Dale can crank out mittens like nobody's business. She always seems to have a pair in progress somewhere, or one just finished. Since I don't tend to wear mittens much (I'm really more a glove kind of gal), I've never really had the burning desire to make them in the same way as I did socks. I couldn't wait to learn how to make socks, and there's always at least one pair in some stage of construction in my knitting "bucket."
That has changed a little bit since my friend Fran and I took a mitten-knitting class up at Rosemary's a couple of weeks ago. We had ourselves a grand old time (aside from the snowstorm we had to drive through on the way home). Mittens work up quickly and they're wicked easy to make. I may not wear them much myself (though the dark peacock blue shade of Peace Fleece I chose for my class pair is so beautiful you can taste it), but now I envision myself spewing forth pairs upon pairs of mittens from my blazing needles. My niece and nephew each need pairs (plus extras in case of loss), for sure. So does everyone else in my family, and in the neighborhood, and... If I were a faster knitter, I'd be leaving pairs of mittens on doorsteps, ringing the bell, and running away.
Not only that, but the basic mitten pattern looks awfully plain in just one color. I've caught myself scanning the available worsted-weight wool in the house and thinking about how nice some patterned mittens might look. Oh, and flip-top mittens at that, since I still want the use of my fingers at times, in ways that wearing mittens just won't permit. Extra-long cuffs? Yeah, those too...
I'll shoot a picture of my first pair and post them sometime soon. You can see where this mania got started.
It's not that I need more yarn, in worsted weight or any other. My current stash is almost embarrassing. After I counted enough balls/skeins of sock yarn in my collection to make an easy 78 pairs, I missed the additional bag of yarn that was hiding under a couple of other projects. Although I haven't had the nerve to make an exact tally yet, my guess is that the discovery of this additional stash will put me above to 100-pair mark without every trying too hard.
I'm not saying I need to go completely cold turkey in the yarn-buying department, but at least the next dozen pairs have to come straight from my stash before I can even make room for any more yarn. Sure, I know people (many of whom are reading this blog) whose personal stashes make mine look like Charlie Brown's bag of Hallowe'en candy ("I got a rock"), but I've amassed more of the stuff than anyone who has only been knitting for 3-odd years should have collected. I was able to adopt out a cone and a half of Brown Sheep Bulky to Dale, but that barely made an open spot in the Brown Sheep collection.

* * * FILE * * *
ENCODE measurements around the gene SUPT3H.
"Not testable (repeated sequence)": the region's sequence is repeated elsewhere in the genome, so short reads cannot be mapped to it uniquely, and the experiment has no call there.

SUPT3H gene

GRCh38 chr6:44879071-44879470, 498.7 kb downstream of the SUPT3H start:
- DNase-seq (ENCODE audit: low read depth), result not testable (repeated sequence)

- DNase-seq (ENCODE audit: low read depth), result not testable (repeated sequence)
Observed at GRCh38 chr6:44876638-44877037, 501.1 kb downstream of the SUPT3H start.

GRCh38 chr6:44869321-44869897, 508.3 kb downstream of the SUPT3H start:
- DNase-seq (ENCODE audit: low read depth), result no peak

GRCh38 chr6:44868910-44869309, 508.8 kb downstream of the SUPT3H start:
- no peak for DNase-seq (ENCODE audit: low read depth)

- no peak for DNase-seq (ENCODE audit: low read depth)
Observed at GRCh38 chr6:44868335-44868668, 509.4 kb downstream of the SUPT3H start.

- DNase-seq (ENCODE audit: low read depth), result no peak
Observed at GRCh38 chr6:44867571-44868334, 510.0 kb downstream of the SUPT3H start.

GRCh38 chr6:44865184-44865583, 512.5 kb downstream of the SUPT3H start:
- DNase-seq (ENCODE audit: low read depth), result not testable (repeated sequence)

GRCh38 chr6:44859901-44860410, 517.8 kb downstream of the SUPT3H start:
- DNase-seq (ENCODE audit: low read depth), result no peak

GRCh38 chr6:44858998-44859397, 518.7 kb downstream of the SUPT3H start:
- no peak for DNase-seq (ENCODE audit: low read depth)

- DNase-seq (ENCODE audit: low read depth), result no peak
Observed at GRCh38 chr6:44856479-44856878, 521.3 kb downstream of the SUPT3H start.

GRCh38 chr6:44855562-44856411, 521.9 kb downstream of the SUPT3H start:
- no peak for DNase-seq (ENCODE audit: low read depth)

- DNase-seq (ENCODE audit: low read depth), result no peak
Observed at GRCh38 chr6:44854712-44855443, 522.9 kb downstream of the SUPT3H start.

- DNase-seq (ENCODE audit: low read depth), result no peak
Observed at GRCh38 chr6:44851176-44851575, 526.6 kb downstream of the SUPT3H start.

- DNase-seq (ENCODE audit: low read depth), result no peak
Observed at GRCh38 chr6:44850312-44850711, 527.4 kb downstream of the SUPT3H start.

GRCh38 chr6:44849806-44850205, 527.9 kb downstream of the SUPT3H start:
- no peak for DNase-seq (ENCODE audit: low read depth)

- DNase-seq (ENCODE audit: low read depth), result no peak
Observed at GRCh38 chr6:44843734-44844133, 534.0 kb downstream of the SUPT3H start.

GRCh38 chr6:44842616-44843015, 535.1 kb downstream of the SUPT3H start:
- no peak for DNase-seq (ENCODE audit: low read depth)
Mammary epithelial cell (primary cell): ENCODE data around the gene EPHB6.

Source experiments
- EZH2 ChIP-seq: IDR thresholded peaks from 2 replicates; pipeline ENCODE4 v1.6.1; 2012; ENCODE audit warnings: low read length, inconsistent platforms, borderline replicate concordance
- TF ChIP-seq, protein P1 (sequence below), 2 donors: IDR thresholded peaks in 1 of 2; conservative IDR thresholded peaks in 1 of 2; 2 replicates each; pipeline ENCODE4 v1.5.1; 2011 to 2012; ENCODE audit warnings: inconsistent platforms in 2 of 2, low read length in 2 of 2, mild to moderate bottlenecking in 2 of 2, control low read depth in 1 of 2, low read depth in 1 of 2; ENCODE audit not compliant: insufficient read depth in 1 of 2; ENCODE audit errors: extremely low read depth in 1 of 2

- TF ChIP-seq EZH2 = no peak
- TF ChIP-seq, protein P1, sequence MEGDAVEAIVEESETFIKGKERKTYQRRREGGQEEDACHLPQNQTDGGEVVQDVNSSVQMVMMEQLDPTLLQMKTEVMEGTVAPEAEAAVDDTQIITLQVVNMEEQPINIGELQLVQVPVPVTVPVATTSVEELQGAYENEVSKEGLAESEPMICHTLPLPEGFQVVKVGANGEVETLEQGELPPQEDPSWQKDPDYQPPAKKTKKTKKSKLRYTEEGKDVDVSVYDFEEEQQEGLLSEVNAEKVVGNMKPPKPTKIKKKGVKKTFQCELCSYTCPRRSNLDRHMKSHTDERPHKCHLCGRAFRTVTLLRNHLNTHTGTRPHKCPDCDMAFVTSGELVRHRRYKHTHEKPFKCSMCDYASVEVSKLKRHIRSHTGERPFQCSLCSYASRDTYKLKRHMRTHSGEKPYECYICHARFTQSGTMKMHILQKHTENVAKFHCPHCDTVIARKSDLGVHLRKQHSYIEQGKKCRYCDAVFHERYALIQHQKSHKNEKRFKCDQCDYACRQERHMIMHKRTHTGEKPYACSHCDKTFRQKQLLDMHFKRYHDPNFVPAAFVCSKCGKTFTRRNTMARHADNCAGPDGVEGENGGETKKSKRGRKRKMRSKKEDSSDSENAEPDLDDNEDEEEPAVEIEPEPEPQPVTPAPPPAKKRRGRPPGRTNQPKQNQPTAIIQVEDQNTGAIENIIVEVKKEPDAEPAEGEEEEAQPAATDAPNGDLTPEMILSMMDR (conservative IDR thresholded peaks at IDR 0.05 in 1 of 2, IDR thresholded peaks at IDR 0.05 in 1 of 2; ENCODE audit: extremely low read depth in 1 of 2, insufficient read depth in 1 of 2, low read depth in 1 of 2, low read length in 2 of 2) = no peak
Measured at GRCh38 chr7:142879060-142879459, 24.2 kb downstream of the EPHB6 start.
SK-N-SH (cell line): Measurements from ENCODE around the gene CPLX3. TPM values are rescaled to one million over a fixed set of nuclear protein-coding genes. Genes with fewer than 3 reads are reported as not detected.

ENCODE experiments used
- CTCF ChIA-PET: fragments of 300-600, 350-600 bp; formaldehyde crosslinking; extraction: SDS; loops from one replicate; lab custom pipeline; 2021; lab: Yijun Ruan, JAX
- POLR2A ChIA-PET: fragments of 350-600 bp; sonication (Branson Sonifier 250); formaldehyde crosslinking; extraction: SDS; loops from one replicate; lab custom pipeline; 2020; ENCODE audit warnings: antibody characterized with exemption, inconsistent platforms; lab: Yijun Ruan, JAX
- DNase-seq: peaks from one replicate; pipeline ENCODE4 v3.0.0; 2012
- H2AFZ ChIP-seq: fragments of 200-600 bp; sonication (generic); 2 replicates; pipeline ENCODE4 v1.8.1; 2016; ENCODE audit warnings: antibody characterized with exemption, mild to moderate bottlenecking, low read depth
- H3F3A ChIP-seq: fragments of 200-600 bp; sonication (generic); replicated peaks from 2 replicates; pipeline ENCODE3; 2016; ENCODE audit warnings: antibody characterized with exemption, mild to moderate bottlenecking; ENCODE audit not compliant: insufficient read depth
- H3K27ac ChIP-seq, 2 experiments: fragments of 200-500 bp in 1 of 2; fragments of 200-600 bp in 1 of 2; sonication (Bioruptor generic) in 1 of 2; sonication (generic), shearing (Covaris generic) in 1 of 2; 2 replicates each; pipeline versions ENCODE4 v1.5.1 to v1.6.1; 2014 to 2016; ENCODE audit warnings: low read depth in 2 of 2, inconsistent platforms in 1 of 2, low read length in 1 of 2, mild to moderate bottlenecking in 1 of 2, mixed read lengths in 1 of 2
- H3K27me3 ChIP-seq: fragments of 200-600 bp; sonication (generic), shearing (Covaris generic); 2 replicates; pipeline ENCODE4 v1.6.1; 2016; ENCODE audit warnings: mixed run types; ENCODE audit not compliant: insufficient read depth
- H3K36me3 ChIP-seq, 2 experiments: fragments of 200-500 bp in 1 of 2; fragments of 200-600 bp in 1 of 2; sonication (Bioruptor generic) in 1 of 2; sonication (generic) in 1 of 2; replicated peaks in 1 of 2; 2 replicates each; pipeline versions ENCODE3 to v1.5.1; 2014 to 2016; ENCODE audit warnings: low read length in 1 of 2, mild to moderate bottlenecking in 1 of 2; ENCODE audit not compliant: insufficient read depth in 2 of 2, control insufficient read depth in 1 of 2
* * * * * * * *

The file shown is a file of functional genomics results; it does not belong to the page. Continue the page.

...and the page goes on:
Greg has asked me to make him a pair of socks, which is a pretty neat thing. I typically make the first of any type of knitted article for myself, so I can live with whatever mistakes I've made during the learning process. Now that I've made several pairs of socks and even given a couple of pairs as gifts, I feel confident that I can create a pair for Greg that he'll actually be seen wearing. I showed him the two balls of dark-gray Jawoll I'd acquired, and he didn't wince much.
Gregory Hall Does Carnegie Hall
Speaking of Greg, he's been hard at work on the Brass Quintet of late, while he's waiting to hear what shakes out in the schedule for the upcoming CD of sax quartets. A trumpeter he's been corresponding with has mentioned possibly playing the piece at Carnegie Recital Hall this spring. Sounds like an auspicious place for a debut to me.
A Training Breakthrough
Seamus and I have been taking three classes a week for the past month and a half or so. Things just happened to have worked out that way -- we got into the competitive agility class in Portland that we'd been hoping to join, plus we have the Saturday class we enjoy, and Sunday is Rally Day. If it seems as though I've been spending half my time at one dog class or another, it's because... well... I have.
The work is paying off, though. Seamus's attention and my handling skills have both sustained a sudden increase, probably due to the fact that we're in class three nights out of every seven. Even though each class is distinct, they all have one main thing in common: they require teamwork. Seamus and I have been becoming a better team in the past few weeks. I'm very proud of the little guy, and I hope the additional work is helping me become the kind of handler who can help him be his best. I'm beginning to relax, and I'm even enjoying the competition class. Some of the other handlers are even talking to me now.